But President Bush has now totally turned into the smarmy gym-owning character from Dodgeball, perhaps overly given to picturing himself on the back of a white horse, and suggesting to intimates "that saving Iran is going to be his legacy." Which is also a hideous over-reaction.

To get an idea of how long the Iranians are going to tolerate the demented ravings of Mahmoud Ahmadinejad, you should refer to the timeline laid down by Bush and Berlusconi. Both of these leaders had about four, maybe five, years before their electors grew weary of their clowning around. There are exceptions of course to this rule - Marty Markowitz, for one, has shown impressive resilience for one so given to nonsensical utterances.

But we can basically assume that unless the Iranian president is able to fix the bits of Iran that oil money can't make better Mr. Ahmadinejad will be out on his ear sharpish, unstoppable uranium centrifuge skillz or no. For a look into the addled brain of the Iranian Prez we have only the words of Faith No More to guide us:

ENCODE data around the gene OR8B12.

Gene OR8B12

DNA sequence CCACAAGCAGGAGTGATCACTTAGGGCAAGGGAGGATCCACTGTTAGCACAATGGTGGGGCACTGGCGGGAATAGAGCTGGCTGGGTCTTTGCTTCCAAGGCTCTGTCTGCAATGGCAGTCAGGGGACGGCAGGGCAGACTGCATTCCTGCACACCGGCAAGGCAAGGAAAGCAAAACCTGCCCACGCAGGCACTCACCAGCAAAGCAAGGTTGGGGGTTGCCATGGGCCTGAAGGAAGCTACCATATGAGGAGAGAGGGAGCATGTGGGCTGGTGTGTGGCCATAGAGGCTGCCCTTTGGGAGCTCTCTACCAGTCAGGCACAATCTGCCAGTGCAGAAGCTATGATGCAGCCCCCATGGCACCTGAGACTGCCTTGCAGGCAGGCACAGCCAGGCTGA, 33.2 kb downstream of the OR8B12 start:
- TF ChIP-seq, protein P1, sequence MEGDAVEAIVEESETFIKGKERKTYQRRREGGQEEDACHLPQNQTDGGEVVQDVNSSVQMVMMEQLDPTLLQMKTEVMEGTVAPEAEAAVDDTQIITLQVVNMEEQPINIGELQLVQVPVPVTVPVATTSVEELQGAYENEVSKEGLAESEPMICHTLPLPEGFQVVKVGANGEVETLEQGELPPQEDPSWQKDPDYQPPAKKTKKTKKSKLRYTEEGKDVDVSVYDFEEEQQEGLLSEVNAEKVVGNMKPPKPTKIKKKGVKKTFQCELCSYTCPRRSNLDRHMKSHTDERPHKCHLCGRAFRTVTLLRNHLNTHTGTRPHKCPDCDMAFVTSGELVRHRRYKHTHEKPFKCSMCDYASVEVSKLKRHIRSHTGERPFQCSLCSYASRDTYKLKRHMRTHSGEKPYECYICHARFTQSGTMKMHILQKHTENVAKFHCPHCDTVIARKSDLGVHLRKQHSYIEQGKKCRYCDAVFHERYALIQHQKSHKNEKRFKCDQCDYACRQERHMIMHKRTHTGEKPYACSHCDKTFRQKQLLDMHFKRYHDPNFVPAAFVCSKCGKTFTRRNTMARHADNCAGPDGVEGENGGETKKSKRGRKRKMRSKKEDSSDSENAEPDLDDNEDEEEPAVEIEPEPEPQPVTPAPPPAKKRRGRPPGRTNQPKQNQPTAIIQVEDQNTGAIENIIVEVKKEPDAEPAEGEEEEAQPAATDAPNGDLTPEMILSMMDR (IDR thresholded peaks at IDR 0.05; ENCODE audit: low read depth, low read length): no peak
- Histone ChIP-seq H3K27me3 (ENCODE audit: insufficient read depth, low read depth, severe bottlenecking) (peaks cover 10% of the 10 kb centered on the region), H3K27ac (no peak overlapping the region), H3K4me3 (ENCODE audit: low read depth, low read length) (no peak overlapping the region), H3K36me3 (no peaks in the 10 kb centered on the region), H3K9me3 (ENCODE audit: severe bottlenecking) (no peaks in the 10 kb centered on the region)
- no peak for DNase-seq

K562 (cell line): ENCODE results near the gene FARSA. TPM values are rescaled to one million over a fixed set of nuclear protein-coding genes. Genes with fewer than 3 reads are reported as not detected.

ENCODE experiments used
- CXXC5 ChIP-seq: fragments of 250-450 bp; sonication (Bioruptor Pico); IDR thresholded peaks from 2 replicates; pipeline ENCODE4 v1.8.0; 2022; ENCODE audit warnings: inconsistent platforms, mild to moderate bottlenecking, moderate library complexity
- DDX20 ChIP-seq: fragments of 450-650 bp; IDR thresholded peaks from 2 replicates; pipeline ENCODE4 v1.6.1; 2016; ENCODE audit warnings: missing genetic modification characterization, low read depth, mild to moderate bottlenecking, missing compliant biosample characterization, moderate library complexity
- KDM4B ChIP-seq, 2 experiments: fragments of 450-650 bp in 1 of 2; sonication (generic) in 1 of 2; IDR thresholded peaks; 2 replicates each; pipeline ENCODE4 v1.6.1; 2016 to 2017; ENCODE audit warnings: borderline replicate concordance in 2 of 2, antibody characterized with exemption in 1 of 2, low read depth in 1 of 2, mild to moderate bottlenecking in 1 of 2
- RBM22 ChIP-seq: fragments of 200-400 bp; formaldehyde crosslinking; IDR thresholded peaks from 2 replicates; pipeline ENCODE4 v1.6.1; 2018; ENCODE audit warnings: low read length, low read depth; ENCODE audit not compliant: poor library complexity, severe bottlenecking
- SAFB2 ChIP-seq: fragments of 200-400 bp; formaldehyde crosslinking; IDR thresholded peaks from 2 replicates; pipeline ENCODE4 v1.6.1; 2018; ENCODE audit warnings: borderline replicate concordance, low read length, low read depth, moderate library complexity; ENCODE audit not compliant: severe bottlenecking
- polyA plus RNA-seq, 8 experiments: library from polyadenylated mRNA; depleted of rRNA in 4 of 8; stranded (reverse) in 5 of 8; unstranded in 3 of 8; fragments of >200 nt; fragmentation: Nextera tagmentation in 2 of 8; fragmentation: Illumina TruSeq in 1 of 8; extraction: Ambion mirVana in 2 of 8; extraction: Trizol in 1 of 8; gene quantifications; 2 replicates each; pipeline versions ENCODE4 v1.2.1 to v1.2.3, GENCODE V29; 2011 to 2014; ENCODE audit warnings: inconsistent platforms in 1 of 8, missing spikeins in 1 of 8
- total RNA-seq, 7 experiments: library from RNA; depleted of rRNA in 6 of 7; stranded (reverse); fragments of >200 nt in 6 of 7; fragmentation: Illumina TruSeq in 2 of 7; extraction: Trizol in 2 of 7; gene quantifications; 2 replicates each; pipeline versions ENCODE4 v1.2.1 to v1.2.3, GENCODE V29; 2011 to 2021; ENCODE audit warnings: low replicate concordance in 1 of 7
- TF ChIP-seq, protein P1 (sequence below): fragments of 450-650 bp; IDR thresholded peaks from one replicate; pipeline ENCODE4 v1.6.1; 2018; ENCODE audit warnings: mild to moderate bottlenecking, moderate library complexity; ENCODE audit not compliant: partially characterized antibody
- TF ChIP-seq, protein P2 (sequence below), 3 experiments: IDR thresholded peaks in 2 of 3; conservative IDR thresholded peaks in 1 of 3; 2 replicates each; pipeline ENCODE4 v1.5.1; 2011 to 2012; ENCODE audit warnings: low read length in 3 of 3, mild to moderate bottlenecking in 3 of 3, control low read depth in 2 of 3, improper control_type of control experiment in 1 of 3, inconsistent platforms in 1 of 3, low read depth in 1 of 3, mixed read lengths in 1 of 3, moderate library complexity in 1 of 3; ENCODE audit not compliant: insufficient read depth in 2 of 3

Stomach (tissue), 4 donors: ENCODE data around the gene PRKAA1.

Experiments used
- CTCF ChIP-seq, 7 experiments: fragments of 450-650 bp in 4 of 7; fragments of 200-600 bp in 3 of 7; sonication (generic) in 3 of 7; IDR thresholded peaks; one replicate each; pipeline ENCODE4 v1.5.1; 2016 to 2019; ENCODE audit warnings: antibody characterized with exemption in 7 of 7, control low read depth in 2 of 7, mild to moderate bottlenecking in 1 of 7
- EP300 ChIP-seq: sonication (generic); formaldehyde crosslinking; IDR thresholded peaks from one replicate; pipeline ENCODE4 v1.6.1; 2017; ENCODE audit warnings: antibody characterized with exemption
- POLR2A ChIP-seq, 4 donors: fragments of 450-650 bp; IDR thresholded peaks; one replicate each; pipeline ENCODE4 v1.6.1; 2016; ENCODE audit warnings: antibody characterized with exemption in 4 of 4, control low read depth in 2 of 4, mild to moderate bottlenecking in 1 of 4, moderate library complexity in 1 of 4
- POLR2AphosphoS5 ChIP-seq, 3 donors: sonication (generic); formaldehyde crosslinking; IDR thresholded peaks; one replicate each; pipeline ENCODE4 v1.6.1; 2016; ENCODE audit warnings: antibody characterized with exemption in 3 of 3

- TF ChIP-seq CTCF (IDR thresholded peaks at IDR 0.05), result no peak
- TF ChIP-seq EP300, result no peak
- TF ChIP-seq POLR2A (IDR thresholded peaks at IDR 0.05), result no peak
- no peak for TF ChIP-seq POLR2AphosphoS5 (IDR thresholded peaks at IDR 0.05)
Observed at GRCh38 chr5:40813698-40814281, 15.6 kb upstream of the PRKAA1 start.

I'm a human bomb
I'll kill anyone
And so are you, So don't be coy
Cause you too can destroy me like a toy

Uncanny, I'll think you'll agree. That's from Mark Bowen, an early Faith No More song named after an early guitarist, who may have jammed with Courtney Love, and about which nothing else is known. But it's a powerful piece of pumped-up self-loathing, non? Originally from the (now rare) We Care A Lot mini-album. The version posted here has Mike Patton on vocals, rather than the album version's Chuck Mosely.